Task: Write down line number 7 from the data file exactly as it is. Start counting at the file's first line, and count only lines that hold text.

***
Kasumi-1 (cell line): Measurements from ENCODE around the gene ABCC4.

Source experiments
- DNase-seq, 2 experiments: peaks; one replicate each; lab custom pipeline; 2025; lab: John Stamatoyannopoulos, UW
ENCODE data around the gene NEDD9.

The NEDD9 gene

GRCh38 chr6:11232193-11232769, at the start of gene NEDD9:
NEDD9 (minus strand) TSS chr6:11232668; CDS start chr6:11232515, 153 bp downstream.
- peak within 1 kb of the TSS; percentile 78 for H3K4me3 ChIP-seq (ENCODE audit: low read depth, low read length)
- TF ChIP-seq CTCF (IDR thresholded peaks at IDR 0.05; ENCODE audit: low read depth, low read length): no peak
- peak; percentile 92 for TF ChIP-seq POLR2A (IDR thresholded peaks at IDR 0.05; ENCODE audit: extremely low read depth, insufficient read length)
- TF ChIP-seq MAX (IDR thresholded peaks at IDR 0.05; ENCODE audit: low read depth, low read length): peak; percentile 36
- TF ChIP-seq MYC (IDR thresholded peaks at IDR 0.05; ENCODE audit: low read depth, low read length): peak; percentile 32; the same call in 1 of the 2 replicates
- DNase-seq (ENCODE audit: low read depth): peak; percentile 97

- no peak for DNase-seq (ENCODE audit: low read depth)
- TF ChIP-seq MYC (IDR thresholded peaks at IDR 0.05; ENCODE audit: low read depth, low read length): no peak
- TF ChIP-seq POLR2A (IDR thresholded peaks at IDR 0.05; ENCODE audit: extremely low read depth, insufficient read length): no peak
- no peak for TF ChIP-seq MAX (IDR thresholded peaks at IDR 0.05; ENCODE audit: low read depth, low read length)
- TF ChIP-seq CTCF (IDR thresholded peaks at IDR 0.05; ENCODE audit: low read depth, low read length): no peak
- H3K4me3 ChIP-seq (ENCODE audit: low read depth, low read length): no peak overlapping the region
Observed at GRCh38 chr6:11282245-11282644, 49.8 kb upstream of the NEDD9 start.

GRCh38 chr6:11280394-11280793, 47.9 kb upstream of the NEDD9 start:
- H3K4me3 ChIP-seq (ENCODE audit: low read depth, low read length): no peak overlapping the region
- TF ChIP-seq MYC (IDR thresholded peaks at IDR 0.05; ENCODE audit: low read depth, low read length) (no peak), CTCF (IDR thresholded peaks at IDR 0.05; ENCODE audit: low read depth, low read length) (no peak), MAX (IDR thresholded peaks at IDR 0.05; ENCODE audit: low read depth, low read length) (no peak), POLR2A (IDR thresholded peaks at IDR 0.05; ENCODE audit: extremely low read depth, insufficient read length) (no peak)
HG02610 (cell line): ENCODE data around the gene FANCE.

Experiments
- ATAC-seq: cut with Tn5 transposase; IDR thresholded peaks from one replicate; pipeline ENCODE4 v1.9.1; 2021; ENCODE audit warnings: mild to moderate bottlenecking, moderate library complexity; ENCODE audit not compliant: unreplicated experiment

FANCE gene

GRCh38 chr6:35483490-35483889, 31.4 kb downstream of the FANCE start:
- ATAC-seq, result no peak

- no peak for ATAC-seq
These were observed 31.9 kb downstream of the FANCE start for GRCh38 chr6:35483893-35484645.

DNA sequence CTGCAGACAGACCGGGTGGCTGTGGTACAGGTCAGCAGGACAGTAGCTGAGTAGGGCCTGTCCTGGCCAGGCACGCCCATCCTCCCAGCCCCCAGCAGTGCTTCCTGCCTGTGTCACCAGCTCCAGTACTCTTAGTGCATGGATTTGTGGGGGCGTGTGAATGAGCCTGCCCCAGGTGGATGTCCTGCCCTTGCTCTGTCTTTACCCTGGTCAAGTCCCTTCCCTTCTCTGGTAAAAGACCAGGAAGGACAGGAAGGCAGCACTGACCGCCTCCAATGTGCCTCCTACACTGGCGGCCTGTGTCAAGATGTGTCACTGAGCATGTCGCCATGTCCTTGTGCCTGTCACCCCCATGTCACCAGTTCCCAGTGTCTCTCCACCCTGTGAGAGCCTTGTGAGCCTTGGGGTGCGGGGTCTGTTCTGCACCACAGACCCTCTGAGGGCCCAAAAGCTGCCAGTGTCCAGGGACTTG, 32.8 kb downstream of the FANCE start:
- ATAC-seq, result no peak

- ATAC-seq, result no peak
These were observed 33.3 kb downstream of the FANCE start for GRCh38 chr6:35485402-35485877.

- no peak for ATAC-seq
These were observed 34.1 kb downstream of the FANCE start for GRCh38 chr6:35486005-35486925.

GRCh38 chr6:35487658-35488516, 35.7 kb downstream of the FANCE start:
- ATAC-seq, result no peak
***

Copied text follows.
NEDD9 (minus strand) TSS chr6:11232668; CDS start chr6:11232515, 153 bp downstream.